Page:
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New poll dissects the moviegoing habits of Republicans and Democrats

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In a recent Penn Schoen Berland poll for The Hollywood Reporter asking 1,000 registered voters questions about their moviegoing proclivities, the results show some pretty earth-relaxing numbers. Overall, thirty-five percent of Republicans and forty-five percent of Tea Partiers take a celebrity's political orientation into account before plunking down for a ticket, compared to twenty percent of Democrats. And fifty-two percent of Republicans say they've avoided movies based solely on a star's political stance, compared to thirty-six percent of Democrats.

The most polarizing actor for Republicans seems to be the very busy Sean Penn, who prevents about forty percent of that voting bloc from seeing his flicks, while it seems the gun-loving Charlton Heston makes many Democrats want to keep their stinkin' eyeballs away from his films. And interestingly, the gung-ho Michael Moore is given the cold shoulder by twenty-one percent of moviegoing Democrats, his own "people," so to speak. John Pitney, Jr., professor of American politics at Claremont McKenna College, said, "Many Democrats and liberals see Michael Moore in the same way that many Republicans and conservatives see Pat Robertson: as an embarrassing blowhard who makes their own side look bad."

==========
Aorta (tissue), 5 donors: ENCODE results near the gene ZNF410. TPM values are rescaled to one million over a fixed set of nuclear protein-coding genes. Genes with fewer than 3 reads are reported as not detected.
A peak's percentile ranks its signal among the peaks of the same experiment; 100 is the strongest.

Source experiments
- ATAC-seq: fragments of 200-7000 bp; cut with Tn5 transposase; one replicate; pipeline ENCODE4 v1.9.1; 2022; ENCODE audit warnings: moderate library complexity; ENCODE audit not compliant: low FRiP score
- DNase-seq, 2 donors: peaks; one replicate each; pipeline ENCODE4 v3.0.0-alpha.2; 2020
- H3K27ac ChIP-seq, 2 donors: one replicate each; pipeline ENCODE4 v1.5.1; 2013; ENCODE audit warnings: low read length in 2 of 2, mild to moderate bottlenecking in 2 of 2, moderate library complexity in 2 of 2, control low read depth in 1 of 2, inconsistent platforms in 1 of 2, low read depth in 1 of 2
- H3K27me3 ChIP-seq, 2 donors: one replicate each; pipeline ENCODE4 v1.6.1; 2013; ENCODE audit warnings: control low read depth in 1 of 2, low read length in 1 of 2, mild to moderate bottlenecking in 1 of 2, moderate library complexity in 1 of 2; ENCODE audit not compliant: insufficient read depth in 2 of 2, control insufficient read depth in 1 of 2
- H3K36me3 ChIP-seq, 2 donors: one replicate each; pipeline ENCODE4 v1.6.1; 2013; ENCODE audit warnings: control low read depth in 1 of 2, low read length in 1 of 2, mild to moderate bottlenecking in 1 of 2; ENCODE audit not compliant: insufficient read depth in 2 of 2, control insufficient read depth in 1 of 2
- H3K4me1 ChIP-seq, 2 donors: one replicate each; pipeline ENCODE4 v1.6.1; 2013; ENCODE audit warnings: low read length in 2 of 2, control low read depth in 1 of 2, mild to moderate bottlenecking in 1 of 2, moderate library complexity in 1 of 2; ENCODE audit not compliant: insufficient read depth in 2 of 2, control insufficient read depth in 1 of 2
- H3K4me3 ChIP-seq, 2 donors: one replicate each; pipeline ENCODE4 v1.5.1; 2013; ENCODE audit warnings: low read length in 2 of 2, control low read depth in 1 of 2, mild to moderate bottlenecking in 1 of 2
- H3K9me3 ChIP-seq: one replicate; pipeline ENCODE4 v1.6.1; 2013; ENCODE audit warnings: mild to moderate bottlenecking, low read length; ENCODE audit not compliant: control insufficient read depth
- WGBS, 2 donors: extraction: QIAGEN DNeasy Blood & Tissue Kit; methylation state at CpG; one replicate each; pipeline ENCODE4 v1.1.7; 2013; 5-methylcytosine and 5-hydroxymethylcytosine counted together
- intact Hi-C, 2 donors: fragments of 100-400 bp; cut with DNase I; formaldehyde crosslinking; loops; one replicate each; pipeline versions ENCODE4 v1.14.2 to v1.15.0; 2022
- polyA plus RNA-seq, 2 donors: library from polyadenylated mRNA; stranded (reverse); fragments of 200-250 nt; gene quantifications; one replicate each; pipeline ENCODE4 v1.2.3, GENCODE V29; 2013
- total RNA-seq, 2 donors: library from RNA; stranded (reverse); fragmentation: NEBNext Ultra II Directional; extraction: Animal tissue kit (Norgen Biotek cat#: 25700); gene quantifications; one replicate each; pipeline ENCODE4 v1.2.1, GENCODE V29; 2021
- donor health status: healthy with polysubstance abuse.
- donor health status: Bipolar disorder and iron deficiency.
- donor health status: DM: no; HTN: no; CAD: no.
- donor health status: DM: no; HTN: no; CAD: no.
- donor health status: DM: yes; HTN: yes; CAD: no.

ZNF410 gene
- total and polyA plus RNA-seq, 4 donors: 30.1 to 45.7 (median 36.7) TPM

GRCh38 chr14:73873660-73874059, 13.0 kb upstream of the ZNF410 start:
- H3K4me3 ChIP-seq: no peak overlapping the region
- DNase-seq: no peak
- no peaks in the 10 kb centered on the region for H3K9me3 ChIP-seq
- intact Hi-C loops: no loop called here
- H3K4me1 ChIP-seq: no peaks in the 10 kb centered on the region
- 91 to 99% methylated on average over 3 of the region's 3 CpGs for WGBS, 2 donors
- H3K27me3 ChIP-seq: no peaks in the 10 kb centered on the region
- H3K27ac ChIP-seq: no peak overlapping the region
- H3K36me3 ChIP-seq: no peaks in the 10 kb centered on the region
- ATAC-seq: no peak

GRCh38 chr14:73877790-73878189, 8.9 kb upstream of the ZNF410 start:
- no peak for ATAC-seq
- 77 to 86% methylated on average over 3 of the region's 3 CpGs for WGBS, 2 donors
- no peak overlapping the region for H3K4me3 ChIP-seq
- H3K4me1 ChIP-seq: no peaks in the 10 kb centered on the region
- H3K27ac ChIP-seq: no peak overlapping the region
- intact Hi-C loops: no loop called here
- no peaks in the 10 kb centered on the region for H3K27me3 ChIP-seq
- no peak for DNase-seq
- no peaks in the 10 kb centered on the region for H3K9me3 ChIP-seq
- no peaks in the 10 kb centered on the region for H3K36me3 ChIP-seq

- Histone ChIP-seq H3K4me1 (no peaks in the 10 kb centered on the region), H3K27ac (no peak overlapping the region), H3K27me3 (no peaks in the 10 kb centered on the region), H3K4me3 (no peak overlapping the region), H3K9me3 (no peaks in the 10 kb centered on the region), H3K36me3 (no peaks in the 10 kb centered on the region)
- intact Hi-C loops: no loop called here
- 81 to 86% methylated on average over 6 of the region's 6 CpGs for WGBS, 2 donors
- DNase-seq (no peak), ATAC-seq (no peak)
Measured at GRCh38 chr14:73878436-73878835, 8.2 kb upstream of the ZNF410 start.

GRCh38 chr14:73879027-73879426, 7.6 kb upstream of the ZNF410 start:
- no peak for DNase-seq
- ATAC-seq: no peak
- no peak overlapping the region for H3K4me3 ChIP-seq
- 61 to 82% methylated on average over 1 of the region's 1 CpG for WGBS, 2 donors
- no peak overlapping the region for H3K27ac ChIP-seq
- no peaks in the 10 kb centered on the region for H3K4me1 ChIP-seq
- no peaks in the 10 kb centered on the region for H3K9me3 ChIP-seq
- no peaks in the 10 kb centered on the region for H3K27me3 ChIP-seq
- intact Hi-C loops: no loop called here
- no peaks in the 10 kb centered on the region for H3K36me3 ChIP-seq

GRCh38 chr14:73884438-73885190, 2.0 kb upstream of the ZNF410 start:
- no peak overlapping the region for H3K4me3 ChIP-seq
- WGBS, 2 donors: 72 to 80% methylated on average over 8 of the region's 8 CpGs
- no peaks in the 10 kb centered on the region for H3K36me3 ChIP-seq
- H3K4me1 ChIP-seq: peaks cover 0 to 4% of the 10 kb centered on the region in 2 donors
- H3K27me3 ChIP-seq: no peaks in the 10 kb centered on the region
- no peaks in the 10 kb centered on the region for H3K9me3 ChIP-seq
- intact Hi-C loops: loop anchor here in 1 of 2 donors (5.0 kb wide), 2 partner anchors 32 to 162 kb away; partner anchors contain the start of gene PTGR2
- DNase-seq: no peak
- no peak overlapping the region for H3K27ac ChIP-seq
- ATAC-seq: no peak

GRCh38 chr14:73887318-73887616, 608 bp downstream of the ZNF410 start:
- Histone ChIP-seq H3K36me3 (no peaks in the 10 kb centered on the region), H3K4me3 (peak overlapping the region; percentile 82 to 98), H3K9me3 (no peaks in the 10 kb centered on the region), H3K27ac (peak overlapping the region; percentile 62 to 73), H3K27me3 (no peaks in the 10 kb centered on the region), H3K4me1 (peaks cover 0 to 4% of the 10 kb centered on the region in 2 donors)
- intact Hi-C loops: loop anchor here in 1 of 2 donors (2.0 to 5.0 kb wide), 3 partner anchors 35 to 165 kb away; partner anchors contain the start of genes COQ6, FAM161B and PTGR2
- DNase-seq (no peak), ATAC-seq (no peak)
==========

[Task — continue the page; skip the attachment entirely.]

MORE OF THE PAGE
Other findings include the fact that more Democrats see movies at the theater than Republicans, no doubt influenced by Hollywood's liberal reputation (Avatar was seen as the movie with the biggest liberal agenda), and the revelation that Republicans prefer family films like It's a Wonderful Life and The Sound of Music, while Democrats lean towards edgier fare such as Bonnie and Clyde and The Silence of the Lambs. But there is bipartisanship when it comes to favorite genre: both Democrats and Republicans agree that comedy is their first choice. And not only that: it seems a common love for Indiana Jones, popcorn, Clint Eastwood, and Forrest Gump transcends political affiliation. (And, presumably, mom and apple pie as well.)

But the "Kumbaya" goes south when you mention Whoopi Goldberg, George Clooney, Oprah Winfrey, Matt Damon, or Jane Fonda. These names make Republicans shy away from the box office, just as conservative Jon Voight (you know, Angie's dad), has the same anti-catnip effect on Democrats. And Morgan Freeman's recent accusations that the Tea Party engages in melanin-based politics caused a furor, though his Dolphin Tale still finished first in weekend box-office take.